• Crafting events, including card making, 3D model painting, origami and more (some require pre-registration. See the link below!)
  • Board games and playoffs.
  • Performances of live magic, music, mad science, and even superhero training!
  • A family gardening workshop (we’re all for that one!)
  • Special activities for tweens (ages 9-12), including crafts, t-shirt stencilling and more.
  • And for older kids (11+): Photography class, video game challenges and more!

Check out the full list here!

Play All Day At Playdium

Can’t get away for the break? Playdium will make your kids feel like you’ve gone away to the most fun place on earth, if only for a day. With games, simulators and virtual reality, the 40,000 sq. foot complex is the indoor playground that your kids will thank you for taking them to for months to come! Special hours during March Break, opening at 10 a.m. every day, check out their site for details.

A Spectator Sport For All

If you and your family like hockey, March Break is a perfect time to catch the Mississauga Steelheads, playing at the Paramount Fine Foods Centre, in Mississauga. Games are currently scheduled for March 8, 12, 15 and 17. Click here for times and tickets and see you at centre ice!

If you’d rather actually be skating, the Skate on the Square will be open for March Break, daily from 10 a.m. to 10:30 p.m., weather permitting, with rentals and skate sharpening available.

Indoor Dinos?

Looking for a little indoor activity, combined with some shopping and a nibble at the food court? Erin Mills Town Centre is hosting Dino Days, from 12-4 p.m. daily March 11 – 15. Kids can experience today’s dinos with Reptilia Mobile Zoo, create a dino craft and take in some amazing displays.

Events On Specific Dates

March 12 — Splash ‘N Bubbles — Take a quick drive up to Brampton to the Rose Theatre and check out this hilarious duo from Treehouse TV. Sing, dance and jump to your heart’s content. If this one isn’t your cup of tea, there are a lot of other great events, all week at the Rose Theatre, including:

  • A Royal Tea Party with Anna, Elsa and Belle on March 13.
  • Live reading followed by the movie “Horton Hears a Who” on March 11.
  • LEGO workshop with Brick Labs on March 14.

March 13 — Popovich Comedy Pet Theatre, at the Living Arts Centre — with shows at 1 and 4 p.m., the whole family can be blown away by this fun show, featuring a cast that includes house cats, dogs, parrots and even geese! Get your tickets online and even meet some of the characters after the show!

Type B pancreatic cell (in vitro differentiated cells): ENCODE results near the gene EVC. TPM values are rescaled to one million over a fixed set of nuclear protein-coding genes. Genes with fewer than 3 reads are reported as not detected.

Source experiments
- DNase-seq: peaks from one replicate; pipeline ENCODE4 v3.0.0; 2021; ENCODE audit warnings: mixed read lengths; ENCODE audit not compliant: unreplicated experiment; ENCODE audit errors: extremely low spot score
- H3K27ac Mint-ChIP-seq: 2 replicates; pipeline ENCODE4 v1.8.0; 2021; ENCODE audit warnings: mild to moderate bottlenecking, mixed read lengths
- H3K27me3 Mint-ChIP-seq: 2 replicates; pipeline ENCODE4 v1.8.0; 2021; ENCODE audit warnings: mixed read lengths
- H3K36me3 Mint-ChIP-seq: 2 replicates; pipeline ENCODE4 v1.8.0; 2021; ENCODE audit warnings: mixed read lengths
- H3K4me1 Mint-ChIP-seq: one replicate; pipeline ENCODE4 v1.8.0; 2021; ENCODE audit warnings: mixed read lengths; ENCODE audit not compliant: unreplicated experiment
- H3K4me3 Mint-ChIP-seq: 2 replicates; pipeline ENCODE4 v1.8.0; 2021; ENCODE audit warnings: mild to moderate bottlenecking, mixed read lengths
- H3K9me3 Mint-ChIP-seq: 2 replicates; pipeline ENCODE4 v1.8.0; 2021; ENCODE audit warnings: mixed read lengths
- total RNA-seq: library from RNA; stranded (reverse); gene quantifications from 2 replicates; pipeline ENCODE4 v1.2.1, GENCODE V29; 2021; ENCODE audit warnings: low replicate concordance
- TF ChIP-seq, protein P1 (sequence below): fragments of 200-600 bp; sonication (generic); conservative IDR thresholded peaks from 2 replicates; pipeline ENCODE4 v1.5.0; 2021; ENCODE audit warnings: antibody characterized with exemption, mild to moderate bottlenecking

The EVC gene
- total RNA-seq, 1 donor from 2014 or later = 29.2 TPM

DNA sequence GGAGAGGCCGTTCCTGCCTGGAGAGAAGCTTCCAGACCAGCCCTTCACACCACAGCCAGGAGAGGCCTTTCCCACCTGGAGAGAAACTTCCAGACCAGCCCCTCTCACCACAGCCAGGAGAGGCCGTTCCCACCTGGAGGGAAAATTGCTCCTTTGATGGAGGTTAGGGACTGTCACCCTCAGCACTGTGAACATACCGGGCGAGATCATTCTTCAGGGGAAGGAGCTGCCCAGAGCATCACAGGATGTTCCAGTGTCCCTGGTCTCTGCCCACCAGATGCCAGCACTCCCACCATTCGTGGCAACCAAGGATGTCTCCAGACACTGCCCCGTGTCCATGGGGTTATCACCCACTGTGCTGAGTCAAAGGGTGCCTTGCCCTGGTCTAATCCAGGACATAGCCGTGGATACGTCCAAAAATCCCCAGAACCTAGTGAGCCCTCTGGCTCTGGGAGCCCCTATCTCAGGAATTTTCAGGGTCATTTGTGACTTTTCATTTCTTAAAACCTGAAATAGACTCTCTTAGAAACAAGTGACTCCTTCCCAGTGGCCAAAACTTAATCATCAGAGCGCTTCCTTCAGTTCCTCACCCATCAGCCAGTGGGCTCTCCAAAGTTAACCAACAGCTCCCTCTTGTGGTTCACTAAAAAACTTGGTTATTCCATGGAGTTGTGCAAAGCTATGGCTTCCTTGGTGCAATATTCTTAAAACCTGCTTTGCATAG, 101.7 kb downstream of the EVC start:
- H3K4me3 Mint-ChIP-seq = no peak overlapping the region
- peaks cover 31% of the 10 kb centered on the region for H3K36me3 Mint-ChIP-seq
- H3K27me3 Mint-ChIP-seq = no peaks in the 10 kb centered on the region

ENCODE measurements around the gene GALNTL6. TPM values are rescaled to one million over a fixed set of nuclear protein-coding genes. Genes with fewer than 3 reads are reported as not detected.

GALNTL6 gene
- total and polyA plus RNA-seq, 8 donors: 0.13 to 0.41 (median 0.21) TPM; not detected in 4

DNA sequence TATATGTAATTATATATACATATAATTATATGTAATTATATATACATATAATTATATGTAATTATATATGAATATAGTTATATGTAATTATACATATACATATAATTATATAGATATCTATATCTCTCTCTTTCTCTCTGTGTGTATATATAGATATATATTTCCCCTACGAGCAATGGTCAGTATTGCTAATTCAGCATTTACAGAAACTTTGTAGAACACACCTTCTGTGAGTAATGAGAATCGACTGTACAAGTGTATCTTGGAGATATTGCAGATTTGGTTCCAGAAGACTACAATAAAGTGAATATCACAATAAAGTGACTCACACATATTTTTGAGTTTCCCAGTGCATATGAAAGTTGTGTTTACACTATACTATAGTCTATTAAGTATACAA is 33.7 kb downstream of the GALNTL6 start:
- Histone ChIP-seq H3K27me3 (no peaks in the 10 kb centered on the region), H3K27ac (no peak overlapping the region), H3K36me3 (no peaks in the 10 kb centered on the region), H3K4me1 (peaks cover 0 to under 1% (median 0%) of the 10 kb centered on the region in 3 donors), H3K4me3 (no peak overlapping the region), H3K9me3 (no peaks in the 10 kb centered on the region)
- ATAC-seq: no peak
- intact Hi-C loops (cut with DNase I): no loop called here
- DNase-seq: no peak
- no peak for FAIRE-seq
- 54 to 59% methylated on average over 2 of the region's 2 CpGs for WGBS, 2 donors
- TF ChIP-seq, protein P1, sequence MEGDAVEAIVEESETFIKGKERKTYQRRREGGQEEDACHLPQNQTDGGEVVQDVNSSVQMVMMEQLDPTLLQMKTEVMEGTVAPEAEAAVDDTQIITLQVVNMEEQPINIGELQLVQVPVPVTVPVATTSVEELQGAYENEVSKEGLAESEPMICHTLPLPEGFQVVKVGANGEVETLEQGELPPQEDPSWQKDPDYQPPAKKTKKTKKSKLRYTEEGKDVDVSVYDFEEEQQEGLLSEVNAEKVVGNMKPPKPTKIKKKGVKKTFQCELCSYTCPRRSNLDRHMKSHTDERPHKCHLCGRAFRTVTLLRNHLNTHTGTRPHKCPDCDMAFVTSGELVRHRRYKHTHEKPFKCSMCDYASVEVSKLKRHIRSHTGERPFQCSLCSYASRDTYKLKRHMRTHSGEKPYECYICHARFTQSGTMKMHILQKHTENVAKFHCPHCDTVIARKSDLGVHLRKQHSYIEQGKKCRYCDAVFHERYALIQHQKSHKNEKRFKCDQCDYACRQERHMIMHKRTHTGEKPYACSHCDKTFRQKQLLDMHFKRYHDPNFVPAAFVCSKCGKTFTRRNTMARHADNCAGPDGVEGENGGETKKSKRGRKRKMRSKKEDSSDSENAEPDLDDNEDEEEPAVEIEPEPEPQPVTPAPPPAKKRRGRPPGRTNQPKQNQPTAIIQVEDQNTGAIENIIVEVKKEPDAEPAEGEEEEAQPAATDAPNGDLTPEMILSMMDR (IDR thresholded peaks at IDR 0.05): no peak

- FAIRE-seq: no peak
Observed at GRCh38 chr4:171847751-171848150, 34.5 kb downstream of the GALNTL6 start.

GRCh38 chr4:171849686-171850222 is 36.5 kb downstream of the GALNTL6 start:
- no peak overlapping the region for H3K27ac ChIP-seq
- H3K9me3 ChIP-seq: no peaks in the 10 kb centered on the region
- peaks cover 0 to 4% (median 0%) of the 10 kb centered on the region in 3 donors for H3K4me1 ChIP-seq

March 13 — Youth Art Battle, at the Living Arts Centre — Artists 12 – 17 will battle to create the best art they can in 15 minutes! The viewing of the competition is an all ages event that is sure to inspire. To apply to be a part of the battle, click here.

As the winter weather eases, now is the perfect time to start planning your garden for spring, summer and fall, a family activity that everyone can get involved in. Encourage kids by offering them a section to plant what they’d like, however they’d like. It’s a great way to expose kids to the healthful benefits of getting outside and getting dirty!

Fresh Ideas For Your Mississauga Garden

Spring is on its way, so now is a great time to plan your garden for maximum enjoyment, all season long.

The key with any space is to make it look natural without being wild. The perfectly groomed French gardens at Versailles aren’t the look most of us are going for! They’re too strict and stiff.

Instead, a beautiful garden that you can enjoy will incorporate natural elements that draw the eye and create an environment that help de-stress and decompress.

Natural Stone

To add elements of nature that are eye catching and elegant, consider natural stone. Whether you place groupings of rocks or small boulders in a part of your garden build a wall from rock pieces, rather than bricks, you can use natural elements to add texture and design to your garden.

A rock garden can be a particularly elegant feature at the front of a home, with some very practical aspects as well:

  • With less lawn to maintain, you can set up your garden and simply enjoy it more, rather than toiling at mowing quite as much.
  • You will have less issues with animal damage, including urine spots, with even a portion of your garden set up with rocks. Racoons in particular enjoy grubs that they find in lawns, digging up your green space and in general making a mess. They don’t care for rock gardens. Racoon droppings are also very unsanitary, for humans and pets, so avoiding that problem is best for all.